The current optimism in the US economic and business environment is partly related to confidence in the handling of the coronavirus, but is also largely due to the fact that the government led by President Joe Biden launched Provident initiatives much faster than expected. That’s what Nomura said in a report on Wednesday.
Many voters who voted for the 78-year-old Biden mainly wanted his predecessor Donald Trump, and did not have high expectations of the new president. But even though Trump invariably ridiculed his rival as Sleepy Joe, the new president continues to be extremely active in the first months of his presidency, with bold steps at home, abroad and in economic policy.
“The markets and other countries can keep the announcements accurate,” says Nomura’s chief economist Richard Koo.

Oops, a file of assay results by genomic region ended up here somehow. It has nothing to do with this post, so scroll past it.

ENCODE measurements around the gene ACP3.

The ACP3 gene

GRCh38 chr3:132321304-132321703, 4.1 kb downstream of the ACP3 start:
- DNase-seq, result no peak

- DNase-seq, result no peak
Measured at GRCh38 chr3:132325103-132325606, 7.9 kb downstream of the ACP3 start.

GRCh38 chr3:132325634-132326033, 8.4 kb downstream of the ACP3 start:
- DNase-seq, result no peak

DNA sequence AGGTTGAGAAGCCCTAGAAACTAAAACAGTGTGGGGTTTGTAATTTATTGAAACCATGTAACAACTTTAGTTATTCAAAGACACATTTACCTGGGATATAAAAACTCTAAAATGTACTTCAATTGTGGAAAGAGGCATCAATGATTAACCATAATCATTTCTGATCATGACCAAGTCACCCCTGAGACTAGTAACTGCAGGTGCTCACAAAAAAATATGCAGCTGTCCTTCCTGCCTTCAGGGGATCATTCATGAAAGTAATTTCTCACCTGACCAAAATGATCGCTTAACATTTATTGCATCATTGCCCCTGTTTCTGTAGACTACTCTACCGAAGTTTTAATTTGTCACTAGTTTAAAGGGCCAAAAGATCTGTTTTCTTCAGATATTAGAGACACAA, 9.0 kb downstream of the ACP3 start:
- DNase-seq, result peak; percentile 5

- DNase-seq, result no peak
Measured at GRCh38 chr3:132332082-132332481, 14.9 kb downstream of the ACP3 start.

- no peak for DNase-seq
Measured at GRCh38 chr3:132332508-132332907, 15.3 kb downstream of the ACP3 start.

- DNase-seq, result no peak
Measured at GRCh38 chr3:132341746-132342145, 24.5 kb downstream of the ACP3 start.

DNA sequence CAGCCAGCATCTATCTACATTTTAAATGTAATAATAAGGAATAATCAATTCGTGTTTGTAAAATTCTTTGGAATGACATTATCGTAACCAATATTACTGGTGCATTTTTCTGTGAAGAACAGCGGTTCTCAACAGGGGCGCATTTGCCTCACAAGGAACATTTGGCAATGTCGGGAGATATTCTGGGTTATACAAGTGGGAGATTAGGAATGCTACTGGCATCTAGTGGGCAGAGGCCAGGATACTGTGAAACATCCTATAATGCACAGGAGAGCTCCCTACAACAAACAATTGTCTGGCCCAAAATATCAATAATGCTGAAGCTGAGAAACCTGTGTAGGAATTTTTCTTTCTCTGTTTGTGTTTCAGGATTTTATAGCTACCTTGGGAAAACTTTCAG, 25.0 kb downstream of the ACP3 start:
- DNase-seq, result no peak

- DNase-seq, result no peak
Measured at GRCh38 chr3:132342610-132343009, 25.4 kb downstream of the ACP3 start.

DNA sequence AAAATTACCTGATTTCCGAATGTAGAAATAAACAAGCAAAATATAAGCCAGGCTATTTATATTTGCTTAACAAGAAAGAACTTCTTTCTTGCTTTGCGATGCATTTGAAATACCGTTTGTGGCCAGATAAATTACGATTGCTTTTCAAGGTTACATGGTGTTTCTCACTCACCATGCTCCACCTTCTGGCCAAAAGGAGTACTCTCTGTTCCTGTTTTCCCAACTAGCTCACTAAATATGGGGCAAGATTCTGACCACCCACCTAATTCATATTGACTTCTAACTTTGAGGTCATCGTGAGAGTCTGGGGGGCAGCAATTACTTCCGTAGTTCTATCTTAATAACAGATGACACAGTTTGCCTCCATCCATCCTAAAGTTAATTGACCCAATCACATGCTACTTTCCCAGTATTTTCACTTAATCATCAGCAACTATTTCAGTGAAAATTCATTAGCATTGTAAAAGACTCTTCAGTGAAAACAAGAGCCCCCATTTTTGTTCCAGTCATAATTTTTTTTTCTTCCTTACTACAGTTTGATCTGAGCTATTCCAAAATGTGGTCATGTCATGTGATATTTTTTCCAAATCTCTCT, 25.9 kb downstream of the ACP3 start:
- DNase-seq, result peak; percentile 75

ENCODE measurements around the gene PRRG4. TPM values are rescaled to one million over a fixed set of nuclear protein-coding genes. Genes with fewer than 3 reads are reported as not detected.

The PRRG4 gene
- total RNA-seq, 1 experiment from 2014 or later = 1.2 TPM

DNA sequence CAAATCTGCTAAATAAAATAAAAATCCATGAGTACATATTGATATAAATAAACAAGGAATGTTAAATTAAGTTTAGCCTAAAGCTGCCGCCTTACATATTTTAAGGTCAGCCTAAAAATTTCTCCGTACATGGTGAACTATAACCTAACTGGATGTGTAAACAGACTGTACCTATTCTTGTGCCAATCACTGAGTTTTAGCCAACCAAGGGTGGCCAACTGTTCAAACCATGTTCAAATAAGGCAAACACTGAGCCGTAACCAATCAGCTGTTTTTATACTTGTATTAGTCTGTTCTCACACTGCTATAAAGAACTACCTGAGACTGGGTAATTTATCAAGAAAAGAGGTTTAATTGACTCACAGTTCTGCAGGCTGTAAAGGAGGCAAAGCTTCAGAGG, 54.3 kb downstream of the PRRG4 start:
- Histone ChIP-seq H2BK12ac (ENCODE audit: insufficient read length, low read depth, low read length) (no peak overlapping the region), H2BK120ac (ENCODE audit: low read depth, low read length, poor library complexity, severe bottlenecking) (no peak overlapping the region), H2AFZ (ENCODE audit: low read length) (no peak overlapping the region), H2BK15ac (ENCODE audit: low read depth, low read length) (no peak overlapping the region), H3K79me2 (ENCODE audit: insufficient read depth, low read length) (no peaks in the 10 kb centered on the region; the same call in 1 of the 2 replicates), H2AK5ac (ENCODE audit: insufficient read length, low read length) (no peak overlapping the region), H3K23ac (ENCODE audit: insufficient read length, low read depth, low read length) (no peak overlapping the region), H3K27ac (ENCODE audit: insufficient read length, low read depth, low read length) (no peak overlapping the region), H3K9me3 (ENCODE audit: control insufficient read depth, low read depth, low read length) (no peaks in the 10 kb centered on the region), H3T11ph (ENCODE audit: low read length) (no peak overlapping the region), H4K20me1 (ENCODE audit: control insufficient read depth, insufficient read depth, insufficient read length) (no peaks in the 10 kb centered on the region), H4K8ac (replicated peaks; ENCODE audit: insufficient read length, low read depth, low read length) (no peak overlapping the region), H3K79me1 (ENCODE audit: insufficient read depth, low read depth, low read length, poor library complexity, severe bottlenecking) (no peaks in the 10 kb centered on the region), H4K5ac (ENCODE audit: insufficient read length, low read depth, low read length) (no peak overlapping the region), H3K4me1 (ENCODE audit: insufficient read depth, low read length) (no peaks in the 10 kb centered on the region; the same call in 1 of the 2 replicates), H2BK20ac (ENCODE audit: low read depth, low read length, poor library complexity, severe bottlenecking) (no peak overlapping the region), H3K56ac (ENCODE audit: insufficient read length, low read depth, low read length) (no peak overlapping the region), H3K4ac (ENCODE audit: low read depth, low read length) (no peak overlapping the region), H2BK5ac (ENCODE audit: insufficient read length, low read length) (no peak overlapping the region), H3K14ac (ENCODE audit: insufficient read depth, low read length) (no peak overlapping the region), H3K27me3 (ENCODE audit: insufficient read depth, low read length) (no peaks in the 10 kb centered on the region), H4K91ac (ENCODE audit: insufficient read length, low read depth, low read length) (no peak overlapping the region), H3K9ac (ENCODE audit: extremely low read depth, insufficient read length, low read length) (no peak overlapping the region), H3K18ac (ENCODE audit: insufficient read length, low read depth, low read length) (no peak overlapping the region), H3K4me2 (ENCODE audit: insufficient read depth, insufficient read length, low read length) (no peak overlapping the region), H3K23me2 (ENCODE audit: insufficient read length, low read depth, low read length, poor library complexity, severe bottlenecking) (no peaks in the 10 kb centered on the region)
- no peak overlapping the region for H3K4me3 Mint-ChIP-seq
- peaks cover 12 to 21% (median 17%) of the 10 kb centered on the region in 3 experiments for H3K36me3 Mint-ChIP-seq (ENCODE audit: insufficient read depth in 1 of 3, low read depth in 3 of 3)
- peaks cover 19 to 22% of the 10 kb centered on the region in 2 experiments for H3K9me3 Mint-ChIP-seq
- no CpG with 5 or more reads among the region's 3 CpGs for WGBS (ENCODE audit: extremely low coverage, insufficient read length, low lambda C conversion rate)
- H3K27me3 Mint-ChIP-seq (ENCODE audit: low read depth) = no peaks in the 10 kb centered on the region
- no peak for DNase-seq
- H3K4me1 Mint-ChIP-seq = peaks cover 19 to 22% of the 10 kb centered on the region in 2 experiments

This contrasts sharply with President Barack Obama, Trump’s predecessor, who was welcomed by many as a promise of change, but ultimately achieved little. In the 1960s, much was expected of John F. Kennedy, but his less charismatic successor Lyndon Johnson took the big steps in civil rights.
“It seems that a Democratic Party that wants to reform is more likely to succeed with a leader that is not so quickly seen as progressive, also because this calls for less resistance among conservatives who want to block reform,” writes Nomura.
The bank sees Biden continue at this fast pace, as the Conservatives give his government the space to do so. “The rest of the world has to get used to the fact that the New American president is not ‘Sleepy Joe’ but ‘Speedy Joe’, ” concludes Koo.